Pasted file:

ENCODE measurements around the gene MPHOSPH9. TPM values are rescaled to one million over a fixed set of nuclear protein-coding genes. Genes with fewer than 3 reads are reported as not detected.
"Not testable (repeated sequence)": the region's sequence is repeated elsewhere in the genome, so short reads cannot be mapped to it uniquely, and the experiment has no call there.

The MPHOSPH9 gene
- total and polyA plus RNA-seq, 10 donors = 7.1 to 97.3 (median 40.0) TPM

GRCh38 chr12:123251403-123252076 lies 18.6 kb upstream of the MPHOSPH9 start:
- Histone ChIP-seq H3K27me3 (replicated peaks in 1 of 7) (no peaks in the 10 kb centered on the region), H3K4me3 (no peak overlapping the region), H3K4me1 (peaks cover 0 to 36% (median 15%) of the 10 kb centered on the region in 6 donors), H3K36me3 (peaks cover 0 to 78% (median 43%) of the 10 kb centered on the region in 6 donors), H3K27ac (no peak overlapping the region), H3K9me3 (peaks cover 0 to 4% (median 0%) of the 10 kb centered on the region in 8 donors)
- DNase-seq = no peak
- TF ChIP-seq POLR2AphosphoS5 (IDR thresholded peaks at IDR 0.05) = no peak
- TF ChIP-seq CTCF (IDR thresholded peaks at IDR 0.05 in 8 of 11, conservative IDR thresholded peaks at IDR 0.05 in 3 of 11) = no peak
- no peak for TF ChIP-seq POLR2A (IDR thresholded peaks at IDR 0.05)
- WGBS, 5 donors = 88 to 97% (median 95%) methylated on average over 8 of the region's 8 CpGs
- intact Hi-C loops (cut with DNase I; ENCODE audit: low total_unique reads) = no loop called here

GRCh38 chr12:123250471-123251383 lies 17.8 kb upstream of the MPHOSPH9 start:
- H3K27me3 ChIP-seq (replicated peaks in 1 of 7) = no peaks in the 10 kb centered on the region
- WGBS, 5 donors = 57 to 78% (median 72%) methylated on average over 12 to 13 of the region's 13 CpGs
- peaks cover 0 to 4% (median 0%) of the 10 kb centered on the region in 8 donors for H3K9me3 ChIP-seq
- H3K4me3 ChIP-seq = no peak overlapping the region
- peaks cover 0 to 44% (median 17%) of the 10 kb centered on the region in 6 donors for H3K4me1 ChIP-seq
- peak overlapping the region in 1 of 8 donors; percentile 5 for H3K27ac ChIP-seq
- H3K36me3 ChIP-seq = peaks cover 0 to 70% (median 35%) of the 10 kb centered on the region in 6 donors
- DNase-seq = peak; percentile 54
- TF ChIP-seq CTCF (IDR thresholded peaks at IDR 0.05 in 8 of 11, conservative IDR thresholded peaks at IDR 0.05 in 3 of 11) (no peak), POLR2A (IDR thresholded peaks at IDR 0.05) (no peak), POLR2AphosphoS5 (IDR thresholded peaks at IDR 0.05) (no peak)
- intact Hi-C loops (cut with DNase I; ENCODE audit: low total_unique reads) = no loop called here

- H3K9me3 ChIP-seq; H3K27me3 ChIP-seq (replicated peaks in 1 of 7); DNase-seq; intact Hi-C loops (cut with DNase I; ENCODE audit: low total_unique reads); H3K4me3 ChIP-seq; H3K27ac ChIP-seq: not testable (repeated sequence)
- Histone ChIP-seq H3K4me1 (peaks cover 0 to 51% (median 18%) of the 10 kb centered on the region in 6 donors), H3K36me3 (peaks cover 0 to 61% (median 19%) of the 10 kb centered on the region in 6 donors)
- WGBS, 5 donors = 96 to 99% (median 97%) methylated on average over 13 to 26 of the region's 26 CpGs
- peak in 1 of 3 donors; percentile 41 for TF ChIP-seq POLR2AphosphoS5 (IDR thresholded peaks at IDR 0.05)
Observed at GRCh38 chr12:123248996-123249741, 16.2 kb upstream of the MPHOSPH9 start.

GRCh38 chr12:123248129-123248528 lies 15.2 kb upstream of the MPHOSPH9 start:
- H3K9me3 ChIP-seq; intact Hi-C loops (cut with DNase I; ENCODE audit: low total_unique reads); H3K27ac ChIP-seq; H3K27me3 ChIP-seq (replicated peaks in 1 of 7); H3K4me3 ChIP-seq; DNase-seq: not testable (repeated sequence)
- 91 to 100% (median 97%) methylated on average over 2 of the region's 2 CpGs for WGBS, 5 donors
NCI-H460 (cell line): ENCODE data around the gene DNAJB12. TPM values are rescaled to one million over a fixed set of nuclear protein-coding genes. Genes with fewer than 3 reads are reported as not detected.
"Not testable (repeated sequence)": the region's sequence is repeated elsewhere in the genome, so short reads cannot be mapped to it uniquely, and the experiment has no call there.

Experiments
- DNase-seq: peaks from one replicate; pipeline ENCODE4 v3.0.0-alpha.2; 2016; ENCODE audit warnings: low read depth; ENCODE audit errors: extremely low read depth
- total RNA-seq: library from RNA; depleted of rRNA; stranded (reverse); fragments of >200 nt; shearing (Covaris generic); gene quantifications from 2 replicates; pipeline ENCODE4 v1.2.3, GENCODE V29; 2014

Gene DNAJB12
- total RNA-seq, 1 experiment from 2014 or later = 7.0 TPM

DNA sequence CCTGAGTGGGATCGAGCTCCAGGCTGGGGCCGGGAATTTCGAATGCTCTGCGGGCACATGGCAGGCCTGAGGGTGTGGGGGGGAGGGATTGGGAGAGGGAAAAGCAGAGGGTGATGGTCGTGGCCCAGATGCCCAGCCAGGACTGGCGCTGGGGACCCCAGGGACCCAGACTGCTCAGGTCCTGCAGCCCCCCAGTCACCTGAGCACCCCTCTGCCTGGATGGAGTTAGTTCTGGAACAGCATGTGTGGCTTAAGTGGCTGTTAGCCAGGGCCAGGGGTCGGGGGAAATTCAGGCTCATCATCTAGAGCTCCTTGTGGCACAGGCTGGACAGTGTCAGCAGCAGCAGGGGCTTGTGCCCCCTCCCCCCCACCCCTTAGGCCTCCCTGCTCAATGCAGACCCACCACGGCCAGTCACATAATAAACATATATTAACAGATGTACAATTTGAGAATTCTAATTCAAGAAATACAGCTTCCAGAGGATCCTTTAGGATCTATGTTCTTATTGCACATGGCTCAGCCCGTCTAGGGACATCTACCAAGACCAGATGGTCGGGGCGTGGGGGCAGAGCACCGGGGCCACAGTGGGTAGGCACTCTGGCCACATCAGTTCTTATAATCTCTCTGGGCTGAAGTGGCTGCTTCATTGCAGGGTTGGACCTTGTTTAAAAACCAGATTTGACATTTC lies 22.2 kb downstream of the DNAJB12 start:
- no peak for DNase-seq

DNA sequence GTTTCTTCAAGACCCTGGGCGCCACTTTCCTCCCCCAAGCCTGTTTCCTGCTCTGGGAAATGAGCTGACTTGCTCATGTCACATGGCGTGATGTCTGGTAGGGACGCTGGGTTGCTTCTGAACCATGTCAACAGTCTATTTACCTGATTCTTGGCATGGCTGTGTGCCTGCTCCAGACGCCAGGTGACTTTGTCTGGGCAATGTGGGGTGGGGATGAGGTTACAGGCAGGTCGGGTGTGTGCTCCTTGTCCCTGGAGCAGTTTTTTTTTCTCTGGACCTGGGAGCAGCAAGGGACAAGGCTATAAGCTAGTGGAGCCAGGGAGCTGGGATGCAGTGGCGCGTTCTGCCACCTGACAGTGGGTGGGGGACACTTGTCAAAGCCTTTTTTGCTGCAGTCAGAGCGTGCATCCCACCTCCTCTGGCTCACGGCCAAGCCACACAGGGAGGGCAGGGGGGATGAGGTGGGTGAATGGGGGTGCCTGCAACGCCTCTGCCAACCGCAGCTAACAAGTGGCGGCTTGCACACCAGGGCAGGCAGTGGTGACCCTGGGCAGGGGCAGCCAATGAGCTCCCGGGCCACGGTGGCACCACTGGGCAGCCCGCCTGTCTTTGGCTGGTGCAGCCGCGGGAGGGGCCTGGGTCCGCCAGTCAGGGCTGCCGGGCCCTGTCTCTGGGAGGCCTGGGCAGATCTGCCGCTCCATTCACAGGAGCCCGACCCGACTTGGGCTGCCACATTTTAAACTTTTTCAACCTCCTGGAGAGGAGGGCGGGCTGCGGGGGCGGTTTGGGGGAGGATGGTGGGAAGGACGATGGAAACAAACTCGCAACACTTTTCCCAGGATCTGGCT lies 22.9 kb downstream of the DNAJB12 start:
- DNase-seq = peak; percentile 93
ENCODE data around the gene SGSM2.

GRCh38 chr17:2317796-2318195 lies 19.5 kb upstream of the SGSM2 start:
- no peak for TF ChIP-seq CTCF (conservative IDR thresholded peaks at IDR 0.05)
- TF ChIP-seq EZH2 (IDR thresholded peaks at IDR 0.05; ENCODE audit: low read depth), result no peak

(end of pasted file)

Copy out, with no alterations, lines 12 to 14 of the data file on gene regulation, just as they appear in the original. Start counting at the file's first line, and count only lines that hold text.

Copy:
- intact Hi-C loops (cut with DNase I; ENCODE audit: low total_unique reads) = no loop called here

GRCh38 chr12:123250471-123251383 lies 17.8 kb upstream of the MPHOSPH9 start:
- H3K27me3 ChIP-seq (replicated peaks in 1 of 7) = no peaks in the 10 kb centered on the region